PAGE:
But with even fast food outlets like Subway joining the Bitcoin community, it could be only a matter of time before more online retailers and UK casinos join the cryptocurrency revolution.

Read More Read More, Posted by: cryto
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Following in the footsteps of Liberland, Norway is to get its own activist city - Liberstad - entirely funded by the private sector.

The “private city,” for which a land sale has run since 2015 and requires a certain uptake to be reached by June this year, paid for in either Bitcoin or Norwegian krone, will feature full freehold property ownership, public services and other essential features of modern living if successful.

Responsible for the initial development of the “free market enclave,” the nonprofit Liberstad Drift Association was formed by organizers John Holmesland and Sondre Bjellås.

“Liberstad will become a city where anarchism can get a physical foothold in one of the worlds [sic] most socialist countries,” the project’s website states.

The social and legislative fabric of Liberstad would follow bespoke principles, with only “minimal” laws and no taxes whatsoever.

“In the long term we can together develop a private city where people have greater freedom and opportunity to live the life they desire,” the website adds.

Liberstad shares many principles of Vit Jedlicka’s Liberland also founded in 2015 on a river bank between Croatia and Serbia.

The territory’s legality is still under scrutiny, but the first citizenships are already claimed, the project having reportedly received 200,000 applications within a week.

Jedlicka told Cointelegraph in November that the state would be prepared to migrate from Bitcoin as its official currency to an altcoin such as Dash, should practical conditions around its use change.

Read More Read More, Posted by: cryto
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Bitcoin and Blockchain are synonymous to each other, for blockchain is the popular cryptocurrency’s underlying technology. After Bitcoin, many alternative cryptocurrencies have come up, which still uses a distributed ledger either similar to or derived from Bitcoin blockchain. However, the US-based blockchain company MonetaGo intends to change that for the convenience of central banks.

In a recent interview with one of the leading news publication, MonetaGo has mentioned that it is going to separate Bitcoin and blockchain technology. It is still unclear as to how they are going to do that as these cryptotokens (Bitcoin, Ethereum or any other altcoin) are the units which make blockchain what it is. The cryptotoken transactions and the network size play a significant role in ensuring the security and data integrity on distributed ledgers.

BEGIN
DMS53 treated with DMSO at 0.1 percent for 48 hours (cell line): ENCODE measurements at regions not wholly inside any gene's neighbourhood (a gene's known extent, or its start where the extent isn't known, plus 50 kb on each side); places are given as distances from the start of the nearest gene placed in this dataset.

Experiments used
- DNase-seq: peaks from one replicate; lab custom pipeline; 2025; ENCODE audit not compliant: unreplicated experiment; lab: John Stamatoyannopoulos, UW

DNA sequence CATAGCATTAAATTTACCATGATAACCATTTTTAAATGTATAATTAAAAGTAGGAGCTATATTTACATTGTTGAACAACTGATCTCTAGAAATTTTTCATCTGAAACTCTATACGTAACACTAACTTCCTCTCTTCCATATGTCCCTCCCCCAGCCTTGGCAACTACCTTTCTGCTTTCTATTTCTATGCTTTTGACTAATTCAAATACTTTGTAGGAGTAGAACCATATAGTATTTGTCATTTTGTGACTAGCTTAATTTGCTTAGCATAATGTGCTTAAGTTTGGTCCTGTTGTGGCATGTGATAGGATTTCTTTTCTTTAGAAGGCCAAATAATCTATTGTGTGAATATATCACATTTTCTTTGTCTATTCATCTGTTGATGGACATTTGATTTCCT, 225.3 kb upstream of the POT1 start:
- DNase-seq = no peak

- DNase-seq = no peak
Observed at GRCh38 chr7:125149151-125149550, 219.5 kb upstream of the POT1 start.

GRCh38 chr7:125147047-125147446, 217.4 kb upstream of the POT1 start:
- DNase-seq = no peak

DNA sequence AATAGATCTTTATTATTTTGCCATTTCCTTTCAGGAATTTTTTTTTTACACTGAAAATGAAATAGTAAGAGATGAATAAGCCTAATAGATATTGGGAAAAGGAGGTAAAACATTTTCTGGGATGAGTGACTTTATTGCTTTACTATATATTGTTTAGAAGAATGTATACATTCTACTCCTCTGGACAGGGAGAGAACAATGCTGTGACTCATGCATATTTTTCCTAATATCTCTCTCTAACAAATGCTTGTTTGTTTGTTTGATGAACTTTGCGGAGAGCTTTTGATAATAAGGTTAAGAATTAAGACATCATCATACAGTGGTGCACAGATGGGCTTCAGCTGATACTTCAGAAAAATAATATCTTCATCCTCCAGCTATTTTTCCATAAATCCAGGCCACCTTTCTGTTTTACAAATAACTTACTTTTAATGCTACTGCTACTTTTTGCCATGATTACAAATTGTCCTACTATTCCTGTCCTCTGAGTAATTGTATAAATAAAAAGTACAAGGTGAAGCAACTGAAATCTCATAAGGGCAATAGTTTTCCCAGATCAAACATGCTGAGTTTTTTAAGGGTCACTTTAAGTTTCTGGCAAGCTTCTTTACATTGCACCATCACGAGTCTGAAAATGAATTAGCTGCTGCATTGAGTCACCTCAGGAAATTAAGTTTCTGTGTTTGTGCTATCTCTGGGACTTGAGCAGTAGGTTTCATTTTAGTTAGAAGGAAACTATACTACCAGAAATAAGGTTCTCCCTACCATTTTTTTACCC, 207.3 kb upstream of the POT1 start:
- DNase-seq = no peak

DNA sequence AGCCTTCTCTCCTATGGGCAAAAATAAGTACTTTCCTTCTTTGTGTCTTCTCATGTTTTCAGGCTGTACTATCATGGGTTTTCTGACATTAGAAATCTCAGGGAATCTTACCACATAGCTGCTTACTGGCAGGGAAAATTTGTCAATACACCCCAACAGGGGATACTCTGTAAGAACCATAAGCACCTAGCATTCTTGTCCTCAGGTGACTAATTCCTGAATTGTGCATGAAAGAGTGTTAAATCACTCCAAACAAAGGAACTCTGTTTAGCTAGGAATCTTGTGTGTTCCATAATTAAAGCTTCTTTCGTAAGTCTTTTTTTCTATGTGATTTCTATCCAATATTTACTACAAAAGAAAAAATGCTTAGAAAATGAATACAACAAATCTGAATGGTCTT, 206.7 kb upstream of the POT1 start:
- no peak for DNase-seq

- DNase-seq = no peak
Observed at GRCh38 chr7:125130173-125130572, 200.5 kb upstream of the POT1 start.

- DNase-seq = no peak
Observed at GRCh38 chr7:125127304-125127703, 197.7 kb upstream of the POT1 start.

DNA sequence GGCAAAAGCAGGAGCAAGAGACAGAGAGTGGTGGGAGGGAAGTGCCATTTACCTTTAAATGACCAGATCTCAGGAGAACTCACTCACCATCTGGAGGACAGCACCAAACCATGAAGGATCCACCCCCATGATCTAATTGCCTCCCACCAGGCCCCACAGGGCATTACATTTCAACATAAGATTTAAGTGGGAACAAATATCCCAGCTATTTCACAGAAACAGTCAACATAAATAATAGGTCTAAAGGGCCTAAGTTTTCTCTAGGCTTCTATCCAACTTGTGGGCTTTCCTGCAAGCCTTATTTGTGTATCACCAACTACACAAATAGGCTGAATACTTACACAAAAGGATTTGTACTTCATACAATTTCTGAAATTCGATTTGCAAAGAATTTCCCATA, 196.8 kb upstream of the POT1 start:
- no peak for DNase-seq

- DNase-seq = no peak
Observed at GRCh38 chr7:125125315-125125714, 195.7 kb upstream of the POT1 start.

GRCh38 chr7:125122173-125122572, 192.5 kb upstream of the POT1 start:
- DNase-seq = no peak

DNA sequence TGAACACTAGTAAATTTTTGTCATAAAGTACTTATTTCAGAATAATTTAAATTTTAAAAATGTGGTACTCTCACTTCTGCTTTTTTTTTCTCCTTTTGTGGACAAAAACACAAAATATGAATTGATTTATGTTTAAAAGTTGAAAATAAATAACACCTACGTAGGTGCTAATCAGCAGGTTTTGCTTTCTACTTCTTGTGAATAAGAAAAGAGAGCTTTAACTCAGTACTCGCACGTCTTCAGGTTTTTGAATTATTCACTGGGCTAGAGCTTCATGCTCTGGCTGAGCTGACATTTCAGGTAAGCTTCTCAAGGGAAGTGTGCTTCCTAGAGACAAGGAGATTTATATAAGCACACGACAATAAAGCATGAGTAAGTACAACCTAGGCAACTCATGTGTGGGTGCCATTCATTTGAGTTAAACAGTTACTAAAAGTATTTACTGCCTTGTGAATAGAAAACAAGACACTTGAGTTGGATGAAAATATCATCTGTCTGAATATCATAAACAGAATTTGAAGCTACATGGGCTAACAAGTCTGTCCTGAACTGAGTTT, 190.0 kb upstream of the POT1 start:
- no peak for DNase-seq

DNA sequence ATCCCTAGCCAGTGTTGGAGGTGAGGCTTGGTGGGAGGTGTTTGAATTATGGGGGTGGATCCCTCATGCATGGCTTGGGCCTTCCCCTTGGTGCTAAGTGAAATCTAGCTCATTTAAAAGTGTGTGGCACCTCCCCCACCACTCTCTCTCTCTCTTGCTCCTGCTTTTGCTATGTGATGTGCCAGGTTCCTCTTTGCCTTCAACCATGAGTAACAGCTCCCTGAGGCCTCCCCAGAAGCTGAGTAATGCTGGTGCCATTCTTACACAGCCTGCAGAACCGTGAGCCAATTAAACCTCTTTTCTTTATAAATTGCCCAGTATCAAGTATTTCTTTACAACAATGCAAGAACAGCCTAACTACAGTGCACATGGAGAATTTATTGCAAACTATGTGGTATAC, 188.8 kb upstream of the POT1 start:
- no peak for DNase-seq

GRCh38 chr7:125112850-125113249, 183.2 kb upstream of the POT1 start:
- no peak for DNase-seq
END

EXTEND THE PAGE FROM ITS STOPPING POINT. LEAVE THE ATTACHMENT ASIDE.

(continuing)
It is entirely possible that the company’s statement meant that it is going to use an alternative blockchain platform instead of Bitcoin blockchain to create banking solutions. MonetaGo recently took part in a pilot with Indian central bank, the Reserve Bank of India.

A media report states Jesse Chenard, the CEO of MonetaGo mentioning that the use cases for blockchain technology goes beyond virtual currencies and that’s what the company is focusing on while working with banking institutions in India. MonetaGo is currently in talks with the Reserve Bank and other commercial banks in the country to develop blockchain infrastructure for payments, remittance, and trade-finance settlement processes.

However, there have been numerous instances where industry experts have argued that Bitcoin blockchain is the most stable and secure option amongst all. Bitcoin currently has the largest network among all digital currencies with the highest hashing power. Other alternative private or permissioned blockchains will not be able to match Bitcoin’s distributed ledger, making them more susceptible to attacks.

A similar concern has been voiced by Saurabh Aggarwal, the CEO of ZebPay — one of the India’s “big four” Bitcoin platforms. He mentions that using “blockchain” without its underlying token is as good as using any other database and the applications of such an arrangement are limited.
There are few projects already underway, with leading banking institutions in the country working in partnership with blockchain platforms. The resulting products are yet to make it to the market. India is opening up to cryptocurrency technology, and more organizations are expected to start exploring the technology soon.

Read More Read More, Posted by: Grimm